Text messages are sent in segments, which are the number of text messages it takes to send your text. A segment can have 160 standard characters. However, if you include non-standard characters in your text, like Chinese characters or emojis for example, then all of a sudden you are allowed only 70 characters per segment. What gives?
This is because text messages are converted to a computer language called character encoding. It's like a phone call; your voice is converted to a transmitting signal—or, encoded—on your end and converted back to sound—or, decoded—on the other end. With texts, your message is encoded using a character set called GSM-7. The character set is suitable only for English and a number of Western-European languages. Languages such as Chinese, Korean, or Japanese, or emojis inserted into the text, must be transferred using the UCS-2 character encoding.
GSM-7 encoding allows for up to 160 characters per segment. UCS-2 encoding allows for up to 70 characters per segment. Messages that include more than 160 standard characters and messages containing at least one non-standard character or emoji that include more than 70 characters will be broken into segments automatically when sending. These segments will then be reassembled into a single message on most handsets. Some older devices or smaller carriers may still display long text messages as separate segments marked with "1/3", "2/3" etc.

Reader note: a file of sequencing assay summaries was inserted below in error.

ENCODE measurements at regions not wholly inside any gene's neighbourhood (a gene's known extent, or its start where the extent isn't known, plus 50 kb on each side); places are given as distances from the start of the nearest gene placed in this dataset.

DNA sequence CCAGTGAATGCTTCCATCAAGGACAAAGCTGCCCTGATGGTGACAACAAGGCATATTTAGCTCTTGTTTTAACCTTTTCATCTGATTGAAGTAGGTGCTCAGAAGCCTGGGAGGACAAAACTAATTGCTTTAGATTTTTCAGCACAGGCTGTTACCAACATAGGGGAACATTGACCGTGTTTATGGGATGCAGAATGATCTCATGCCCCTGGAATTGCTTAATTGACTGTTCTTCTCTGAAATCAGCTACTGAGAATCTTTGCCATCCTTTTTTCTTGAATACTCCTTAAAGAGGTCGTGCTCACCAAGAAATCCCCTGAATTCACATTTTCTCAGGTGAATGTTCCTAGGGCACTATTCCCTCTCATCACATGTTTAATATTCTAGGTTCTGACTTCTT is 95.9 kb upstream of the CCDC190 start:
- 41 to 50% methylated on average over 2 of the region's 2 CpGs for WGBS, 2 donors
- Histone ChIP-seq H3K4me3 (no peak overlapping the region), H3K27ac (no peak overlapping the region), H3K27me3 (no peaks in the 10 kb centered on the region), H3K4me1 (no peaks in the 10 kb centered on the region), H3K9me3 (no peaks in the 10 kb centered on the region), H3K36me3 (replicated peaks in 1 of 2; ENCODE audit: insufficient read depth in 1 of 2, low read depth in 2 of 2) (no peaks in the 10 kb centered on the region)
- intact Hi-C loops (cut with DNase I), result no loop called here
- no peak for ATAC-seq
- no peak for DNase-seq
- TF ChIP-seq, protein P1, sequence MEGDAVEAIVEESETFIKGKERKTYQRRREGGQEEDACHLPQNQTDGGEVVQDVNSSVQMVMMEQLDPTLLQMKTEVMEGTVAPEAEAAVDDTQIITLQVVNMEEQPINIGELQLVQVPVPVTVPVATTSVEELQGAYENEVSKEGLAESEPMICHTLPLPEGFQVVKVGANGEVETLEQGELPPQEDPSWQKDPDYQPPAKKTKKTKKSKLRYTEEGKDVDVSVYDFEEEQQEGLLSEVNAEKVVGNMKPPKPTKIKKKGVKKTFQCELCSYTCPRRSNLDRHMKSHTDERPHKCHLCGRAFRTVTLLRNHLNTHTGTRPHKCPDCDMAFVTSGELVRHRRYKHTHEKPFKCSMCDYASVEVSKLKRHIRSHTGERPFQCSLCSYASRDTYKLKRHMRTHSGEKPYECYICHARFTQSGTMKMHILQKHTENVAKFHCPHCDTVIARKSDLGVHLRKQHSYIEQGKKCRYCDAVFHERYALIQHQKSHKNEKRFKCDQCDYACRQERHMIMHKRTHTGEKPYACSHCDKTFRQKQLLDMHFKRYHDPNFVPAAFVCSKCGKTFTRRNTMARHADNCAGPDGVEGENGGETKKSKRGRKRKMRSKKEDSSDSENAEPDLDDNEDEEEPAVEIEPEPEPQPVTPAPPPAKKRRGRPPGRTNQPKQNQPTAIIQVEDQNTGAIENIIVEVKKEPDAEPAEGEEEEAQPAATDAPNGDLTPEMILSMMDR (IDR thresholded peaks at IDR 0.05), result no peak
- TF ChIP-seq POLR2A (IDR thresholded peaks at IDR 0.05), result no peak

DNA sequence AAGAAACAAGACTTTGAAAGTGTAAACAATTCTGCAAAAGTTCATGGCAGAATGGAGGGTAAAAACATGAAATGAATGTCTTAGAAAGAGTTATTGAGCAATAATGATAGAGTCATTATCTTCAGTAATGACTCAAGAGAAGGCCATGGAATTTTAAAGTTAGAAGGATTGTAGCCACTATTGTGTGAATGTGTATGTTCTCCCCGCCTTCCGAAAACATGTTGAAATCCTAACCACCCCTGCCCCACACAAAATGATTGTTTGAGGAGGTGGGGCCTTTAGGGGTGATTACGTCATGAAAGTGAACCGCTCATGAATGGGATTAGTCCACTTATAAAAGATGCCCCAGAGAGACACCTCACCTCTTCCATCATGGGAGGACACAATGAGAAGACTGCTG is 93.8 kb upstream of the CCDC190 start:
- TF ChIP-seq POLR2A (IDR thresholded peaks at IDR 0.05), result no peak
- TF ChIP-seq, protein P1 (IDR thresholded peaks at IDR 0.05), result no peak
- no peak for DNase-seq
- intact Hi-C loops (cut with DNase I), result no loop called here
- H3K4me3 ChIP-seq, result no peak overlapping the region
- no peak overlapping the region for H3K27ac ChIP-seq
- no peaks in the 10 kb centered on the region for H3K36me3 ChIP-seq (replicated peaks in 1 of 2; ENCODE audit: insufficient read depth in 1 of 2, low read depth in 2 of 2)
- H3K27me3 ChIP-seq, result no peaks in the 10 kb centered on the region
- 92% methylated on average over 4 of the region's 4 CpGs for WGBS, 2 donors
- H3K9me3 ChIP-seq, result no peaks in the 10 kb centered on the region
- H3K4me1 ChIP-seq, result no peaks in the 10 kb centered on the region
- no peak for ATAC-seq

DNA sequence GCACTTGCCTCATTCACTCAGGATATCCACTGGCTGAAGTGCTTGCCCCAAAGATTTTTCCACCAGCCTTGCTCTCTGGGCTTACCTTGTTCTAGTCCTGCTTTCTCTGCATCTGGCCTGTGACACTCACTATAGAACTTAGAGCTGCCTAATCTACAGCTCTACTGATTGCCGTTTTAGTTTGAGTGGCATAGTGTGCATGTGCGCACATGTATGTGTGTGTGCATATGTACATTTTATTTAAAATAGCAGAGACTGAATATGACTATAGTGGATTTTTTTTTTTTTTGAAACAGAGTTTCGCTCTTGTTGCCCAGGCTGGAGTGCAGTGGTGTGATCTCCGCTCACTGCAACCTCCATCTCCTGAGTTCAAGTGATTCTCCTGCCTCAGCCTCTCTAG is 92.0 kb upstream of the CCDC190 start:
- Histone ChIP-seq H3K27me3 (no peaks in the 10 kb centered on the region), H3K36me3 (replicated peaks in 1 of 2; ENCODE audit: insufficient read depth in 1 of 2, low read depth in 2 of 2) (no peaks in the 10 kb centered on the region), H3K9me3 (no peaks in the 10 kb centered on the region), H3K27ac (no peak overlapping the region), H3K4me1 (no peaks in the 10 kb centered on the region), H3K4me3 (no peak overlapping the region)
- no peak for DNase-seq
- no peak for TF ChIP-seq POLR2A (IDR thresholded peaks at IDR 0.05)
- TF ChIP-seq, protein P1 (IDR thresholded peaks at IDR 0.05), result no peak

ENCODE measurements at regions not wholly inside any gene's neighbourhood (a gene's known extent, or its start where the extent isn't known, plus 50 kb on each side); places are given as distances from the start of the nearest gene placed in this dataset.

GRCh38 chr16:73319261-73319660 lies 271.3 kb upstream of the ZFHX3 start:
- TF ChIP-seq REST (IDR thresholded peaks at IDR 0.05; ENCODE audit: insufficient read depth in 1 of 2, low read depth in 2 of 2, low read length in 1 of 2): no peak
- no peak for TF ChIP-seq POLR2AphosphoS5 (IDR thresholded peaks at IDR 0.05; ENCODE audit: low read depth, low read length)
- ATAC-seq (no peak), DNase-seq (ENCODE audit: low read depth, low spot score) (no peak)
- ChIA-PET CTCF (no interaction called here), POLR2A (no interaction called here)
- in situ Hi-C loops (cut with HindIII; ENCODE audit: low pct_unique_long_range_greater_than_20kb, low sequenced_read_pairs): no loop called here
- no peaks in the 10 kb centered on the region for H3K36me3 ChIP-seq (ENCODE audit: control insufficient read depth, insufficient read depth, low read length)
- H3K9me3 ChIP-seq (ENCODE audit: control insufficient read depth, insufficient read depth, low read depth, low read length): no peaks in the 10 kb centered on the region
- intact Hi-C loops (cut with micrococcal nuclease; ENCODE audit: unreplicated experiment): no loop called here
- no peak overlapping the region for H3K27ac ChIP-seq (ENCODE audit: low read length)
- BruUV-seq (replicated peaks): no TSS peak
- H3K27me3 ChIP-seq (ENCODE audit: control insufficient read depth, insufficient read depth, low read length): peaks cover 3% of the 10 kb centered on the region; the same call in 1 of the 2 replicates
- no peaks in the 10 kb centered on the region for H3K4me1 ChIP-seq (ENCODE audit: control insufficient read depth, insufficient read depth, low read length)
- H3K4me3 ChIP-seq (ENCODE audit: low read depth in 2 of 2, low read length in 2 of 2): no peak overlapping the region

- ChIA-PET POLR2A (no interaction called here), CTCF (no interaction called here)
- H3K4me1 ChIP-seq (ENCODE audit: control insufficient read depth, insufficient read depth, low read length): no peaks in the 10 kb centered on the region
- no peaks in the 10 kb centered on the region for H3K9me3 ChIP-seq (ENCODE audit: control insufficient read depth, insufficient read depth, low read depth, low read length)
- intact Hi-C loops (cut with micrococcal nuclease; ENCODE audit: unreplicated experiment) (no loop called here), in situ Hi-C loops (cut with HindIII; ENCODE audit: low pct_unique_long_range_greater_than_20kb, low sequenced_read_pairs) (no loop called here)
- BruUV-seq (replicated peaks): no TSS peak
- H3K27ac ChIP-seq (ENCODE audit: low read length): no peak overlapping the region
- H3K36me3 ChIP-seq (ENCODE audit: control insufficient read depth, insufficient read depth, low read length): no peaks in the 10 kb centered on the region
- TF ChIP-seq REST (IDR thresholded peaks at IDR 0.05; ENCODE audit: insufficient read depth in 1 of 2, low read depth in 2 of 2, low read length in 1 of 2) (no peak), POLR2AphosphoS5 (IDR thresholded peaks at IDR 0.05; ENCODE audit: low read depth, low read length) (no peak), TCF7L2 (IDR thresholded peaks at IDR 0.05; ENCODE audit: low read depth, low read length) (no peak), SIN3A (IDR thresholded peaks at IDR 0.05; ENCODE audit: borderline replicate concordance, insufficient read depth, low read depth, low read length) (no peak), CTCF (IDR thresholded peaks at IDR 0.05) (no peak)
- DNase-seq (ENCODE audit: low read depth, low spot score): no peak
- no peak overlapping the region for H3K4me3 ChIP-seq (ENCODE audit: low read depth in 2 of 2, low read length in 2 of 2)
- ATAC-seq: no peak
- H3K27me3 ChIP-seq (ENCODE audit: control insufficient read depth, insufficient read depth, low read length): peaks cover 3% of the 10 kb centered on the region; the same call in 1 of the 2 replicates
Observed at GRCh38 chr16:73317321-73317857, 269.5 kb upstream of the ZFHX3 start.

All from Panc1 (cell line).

Each message segment is considered one "text message" for billing purposes. For example, if you send a message containing 200 standard characters, your monthly total of outbound text messages will be incremented by 2 for each recipient. Note that our carrier adds a User Data Header (this instructs the receiving device on how to assemble messages) to the beginning of the message and is not decoded. Each segment of a multi-segment message can only contain up to 153 GSM-7 characters or 67 UCS-2 characters when there is at least one non-standard character or emoji.
The normal behavior is to use the GSM-7 encoding described above, until one enters a character that is not present in the GSM-7 table (for example, the euro symbol: €). In that case, the whole message gets reencoded using the UCS-2 encoding, and the maximum length of the message sent in a single SMS is immediately reduced.
Use this link to check how your message would be encoded and how many segments would be sent.